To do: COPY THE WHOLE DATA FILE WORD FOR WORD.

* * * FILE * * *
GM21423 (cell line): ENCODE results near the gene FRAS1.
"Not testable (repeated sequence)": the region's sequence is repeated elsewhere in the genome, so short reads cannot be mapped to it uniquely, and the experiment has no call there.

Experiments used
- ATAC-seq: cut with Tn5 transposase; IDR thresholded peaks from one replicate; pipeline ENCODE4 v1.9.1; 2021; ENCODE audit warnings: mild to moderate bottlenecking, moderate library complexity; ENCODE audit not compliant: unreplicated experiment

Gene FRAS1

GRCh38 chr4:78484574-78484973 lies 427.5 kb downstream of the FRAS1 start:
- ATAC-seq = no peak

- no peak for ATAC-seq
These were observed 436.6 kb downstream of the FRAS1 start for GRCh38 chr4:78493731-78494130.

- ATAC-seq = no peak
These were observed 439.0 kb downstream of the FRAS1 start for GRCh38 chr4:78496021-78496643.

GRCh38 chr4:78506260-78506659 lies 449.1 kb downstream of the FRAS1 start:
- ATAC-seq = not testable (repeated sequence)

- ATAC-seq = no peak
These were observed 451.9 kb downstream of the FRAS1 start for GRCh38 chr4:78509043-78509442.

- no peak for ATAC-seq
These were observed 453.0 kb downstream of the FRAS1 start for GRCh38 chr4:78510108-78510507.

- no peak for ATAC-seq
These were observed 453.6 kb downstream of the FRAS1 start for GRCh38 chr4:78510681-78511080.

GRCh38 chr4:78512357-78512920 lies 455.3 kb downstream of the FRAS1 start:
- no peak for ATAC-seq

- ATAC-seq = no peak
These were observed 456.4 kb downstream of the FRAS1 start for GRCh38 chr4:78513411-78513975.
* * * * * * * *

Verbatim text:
GM21423 (cell line): ENCODE results near the gene FRAS1.
"Not testable (repeated sequence)": the region's sequence is repeated elsewhere in the genome, so short reads cannot be mapped to it uniquely, and the experiment has no call there.

Experiments used
- ATAC-seq: cut with Tn5 transposase; IDR thresholded peaks from one replicate; pipeline ENCODE4 v1.9.1; 2021; ENCODE audit warnings: mild to moderate bottlenecking, moderate library complexity; ENCODE audit not compliant: unreplicated experiment

Gene FRAS1

GRCh38 chr4:78484574-78484973 lies 427.5 kb downstream of the FRAS1 start:
- ATAC-seq = no peak

- no peak for ATAC-seq
These were observed 436.6 kb downstream of the FRAS1 start for GRCh38 chr4:78493731-78494130.

- ATAC-seq = no peak
These were observed 439.0 kb downstream of the FRAS1 start for GRCh38 chr4:78496021-78496643.

GRCh38 chr4:78506260-78506659 lies 449.1 kb downstream of the FRAS1 start:
- ATAC-seq = not testable (repeated sequence)

- ATAC-seq = no peak
These were observed 451.9 kb downstream of the FRAS1 start for GRCh38 chr4:78509043-78509442.

- no peak for ATAC-seq
These were observed 453.0 kb downstream of the FRAS1 start for GRCh38 chr4:78510108-78510507.

- no peak for ATAC-seq
These were observed 453.6 kb downstream of the FRAS1 start for GRCh38 chr4:78510681-78511080.

GRCh38 chr4:78512357-78512920 lies 455.3 kb downstream of the FRAS1 start:
- no peak for ATAC-seq

- ATAC-seq = no peak
These were observed 456.4 kb downstream of the FRAS1 start for GRCh38 chr4:78513411-78513975.